A storm bringing high winds and heavy rains to Maine left a path of destruction and hundreds of thousands without power Monday.
The storm threw a quick, powerful punch, arriving in southern Maine on Sunday evening and hammering the state throughout the night into Monday morning. Wind gusts crested above 60 miles per hour in some parts of the state. Rainfall totals exceeded 4 inches in some places, spurring flash-flood advisories.
By noon Monday, storm clouds had departed many parts of Maine, allowing the sun’s rays to shine upon devastation that will takes days — and in some cases — weeks to clean up and repair.
Across the state Monday, schools implemented cancellations and delays, emergency crews closed local roads due to downed trees and power lines, and countless property damage incidents were reported as trees crashed into homes and cars.
Route 1 in Brunswick was closed for several hours early Monday morning.
Storm damage forced the closure of Route 2 near the New Hampshire border. The Amtrak Downeaster rail service has canceled several of its trains because of downed trees and power outages.
Gov. Paul LePage issued a statement Monday morning urging Mainers to stay safe as they travel throughout the state. He later ordered state offices to close at 3 p.m. and declared a state of emergency, which allows utility crews to work longer hours to repair downed lines and restore power.
Local road closures were widespread in cities and towns across the state. In Lincoln County alone, the storm forced closure of 71 roads, including stretches of routes 17, 27, 32, and 129, according to the county’s emergency management directory, Casey Stevens. Phone service was out in parts of Alna, Bremen, Bristol and Jefferson, according to the Lincoln County News.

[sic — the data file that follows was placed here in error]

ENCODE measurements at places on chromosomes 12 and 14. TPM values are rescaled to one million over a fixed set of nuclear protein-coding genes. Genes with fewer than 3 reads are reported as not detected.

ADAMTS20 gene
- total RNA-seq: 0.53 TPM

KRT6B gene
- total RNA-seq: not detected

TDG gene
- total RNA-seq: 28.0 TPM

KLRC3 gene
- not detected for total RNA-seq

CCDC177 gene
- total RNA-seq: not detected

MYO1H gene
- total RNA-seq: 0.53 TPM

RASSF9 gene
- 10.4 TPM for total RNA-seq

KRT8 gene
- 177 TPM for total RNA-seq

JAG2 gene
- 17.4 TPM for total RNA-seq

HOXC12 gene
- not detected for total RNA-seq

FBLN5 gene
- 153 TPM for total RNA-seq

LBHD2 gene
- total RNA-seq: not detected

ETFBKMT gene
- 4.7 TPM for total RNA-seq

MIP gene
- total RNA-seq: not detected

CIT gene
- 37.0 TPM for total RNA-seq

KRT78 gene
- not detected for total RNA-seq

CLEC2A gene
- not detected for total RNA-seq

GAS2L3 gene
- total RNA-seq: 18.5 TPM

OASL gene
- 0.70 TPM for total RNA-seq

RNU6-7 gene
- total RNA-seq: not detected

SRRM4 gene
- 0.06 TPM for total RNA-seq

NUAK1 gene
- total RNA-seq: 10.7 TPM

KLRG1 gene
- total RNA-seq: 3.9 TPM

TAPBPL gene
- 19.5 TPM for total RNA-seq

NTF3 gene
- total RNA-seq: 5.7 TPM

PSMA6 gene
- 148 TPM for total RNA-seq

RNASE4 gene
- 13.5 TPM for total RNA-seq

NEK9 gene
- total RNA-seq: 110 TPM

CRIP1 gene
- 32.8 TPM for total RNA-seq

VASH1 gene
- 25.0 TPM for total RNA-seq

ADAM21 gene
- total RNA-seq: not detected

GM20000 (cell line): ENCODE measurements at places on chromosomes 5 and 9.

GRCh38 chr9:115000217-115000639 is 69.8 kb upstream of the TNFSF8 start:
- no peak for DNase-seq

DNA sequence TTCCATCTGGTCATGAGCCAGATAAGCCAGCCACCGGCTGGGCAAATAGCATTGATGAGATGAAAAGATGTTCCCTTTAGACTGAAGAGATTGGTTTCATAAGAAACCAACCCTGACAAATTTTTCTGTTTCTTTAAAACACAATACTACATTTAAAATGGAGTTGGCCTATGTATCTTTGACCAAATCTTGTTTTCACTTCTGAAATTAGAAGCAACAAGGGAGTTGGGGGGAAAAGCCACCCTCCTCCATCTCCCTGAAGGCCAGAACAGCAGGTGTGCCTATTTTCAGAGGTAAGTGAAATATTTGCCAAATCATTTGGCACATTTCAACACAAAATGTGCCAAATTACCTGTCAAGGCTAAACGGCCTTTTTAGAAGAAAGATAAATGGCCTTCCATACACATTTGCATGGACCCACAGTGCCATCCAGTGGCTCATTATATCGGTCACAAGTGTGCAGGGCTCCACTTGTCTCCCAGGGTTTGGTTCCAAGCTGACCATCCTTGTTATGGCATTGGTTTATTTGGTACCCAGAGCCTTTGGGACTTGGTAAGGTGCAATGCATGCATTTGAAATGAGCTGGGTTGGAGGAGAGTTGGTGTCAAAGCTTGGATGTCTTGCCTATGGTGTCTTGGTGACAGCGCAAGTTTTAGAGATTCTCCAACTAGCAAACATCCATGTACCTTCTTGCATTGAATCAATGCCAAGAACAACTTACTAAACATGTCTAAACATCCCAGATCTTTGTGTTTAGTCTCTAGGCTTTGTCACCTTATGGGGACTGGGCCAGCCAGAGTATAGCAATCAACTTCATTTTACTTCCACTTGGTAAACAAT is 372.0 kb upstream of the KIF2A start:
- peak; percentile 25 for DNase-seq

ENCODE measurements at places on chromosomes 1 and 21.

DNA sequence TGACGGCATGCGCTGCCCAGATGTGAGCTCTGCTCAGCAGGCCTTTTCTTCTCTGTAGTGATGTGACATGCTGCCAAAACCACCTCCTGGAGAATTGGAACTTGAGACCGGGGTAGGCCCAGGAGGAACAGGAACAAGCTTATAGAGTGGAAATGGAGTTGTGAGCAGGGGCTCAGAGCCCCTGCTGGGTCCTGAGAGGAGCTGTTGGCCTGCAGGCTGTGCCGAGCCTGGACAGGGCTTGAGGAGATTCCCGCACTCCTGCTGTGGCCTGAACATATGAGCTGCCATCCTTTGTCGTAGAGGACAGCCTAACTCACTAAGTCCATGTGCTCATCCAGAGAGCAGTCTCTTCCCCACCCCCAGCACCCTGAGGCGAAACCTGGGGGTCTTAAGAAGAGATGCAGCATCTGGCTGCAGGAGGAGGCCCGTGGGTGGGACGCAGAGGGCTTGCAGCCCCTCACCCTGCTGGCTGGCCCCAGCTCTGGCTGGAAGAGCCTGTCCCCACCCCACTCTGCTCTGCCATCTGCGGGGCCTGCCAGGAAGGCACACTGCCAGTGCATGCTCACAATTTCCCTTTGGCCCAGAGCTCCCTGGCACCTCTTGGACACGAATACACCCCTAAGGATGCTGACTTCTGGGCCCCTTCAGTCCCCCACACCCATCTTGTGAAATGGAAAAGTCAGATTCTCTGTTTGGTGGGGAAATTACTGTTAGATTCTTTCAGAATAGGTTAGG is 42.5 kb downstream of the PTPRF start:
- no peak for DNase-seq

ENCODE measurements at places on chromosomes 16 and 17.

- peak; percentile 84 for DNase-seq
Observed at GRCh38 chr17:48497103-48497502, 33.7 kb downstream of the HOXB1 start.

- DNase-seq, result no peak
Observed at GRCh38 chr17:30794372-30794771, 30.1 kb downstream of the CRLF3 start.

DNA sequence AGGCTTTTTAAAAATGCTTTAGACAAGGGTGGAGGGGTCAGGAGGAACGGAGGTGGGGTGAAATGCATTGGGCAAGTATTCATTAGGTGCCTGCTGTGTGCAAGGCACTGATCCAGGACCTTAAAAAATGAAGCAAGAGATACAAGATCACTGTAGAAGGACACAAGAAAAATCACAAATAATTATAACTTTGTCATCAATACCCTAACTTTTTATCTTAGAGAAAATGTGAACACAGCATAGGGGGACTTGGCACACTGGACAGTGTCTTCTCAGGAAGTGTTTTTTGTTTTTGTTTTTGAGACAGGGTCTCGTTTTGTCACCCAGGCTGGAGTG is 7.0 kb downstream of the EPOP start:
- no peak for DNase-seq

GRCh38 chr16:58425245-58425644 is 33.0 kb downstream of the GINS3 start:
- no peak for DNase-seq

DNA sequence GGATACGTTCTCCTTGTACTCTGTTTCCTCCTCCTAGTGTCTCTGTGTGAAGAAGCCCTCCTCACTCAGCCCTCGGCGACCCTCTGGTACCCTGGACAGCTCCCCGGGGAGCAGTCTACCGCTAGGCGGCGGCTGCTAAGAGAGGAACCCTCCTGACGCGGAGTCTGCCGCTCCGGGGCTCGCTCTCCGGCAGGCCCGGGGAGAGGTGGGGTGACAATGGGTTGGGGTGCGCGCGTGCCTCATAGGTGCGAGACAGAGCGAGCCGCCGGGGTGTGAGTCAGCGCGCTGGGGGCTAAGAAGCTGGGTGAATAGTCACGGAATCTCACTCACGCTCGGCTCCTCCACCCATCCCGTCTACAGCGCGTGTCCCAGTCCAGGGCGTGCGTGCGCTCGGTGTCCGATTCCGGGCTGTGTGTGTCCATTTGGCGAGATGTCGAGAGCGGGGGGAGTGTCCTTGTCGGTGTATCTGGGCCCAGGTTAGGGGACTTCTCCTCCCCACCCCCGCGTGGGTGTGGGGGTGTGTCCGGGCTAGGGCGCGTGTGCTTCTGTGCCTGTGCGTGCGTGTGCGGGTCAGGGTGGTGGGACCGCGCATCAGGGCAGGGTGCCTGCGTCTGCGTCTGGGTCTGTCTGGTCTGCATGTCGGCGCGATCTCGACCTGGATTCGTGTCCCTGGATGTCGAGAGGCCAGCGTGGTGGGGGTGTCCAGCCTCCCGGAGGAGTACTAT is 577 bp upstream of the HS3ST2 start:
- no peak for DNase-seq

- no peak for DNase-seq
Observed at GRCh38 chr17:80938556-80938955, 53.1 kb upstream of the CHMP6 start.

The Maine Department of Transportation warned motorists to take extra time during their commute Monday, with state road crews reporting downed trees and power lines. Power outages also caused traffic signals to go offline.
At least two Portland motorists had no choice. Multiple massive trees split at the base or tore up from the roots in Portland, including a tree on Mellen Street, crushing Kevin Walsh’s red Toyota RAV4, parked outside the local market.
“It was just like a big crash, it sounded like something exploded,” said Walsh, who lives nearby. “[My wife] wanted to go check it out, I wanted to stay in bed. I guess it’s good we did [check it out].”
Walsh said his insurance company was scheduled to come evaluate the vehicle, but he was sure it was totaled.
That cars parked just feet in front and behind his car remained relatively unscathed made him chuckle.
“Maybe my car is the hero. It saved all of the other cars,” he said, shrugging. “It’s nature. What are you going to do?”
Amy Segal and her family awoke at 4:30 a.m. when a tree taller than her Portland home crashed through the front porch, barely missing the front bedroom where she and her husband slept.
The tree crushed an SUV parked in front 0f the house, on Alba Street near Deering High School, but Segal said she was grateful no one was injured.
Bath Iron Works canceled its first shift at all facilities Monday, including the main shipyard in Bath. Bath police urged people to stay off the roads as public works removed trees and Central Maine Power repaired lines.
The entire town of Brunswick was still without power at 9:45 a.m., with emergency crews and Mid Coast Hospital operating off a generator, Brunswick Police Cmdr. Mark Waltz said.
“There isn’t a traffic light in town working,” Waltz said. Police officers working the overnight shift were held late to respond to downed trees and wires, leaving drivers to navigate intersections themselves.
“I had hoped people would stay home, but they’re out,” he said. “For the most part, they’re being courteous.”
At 11 a.m., Brunswick Public Works reported that 30 roads in town were still closed.
A spokesperson for the Maine Emergency Management Agency said Monday afternoon that agency staff are closely watching dams in Greenwood and Rumford. She also said it would likely be weeks before an estimate of the storm’s damage would be available.
BDN writers Beth Brogan and Seth Koenig contributed to this report.
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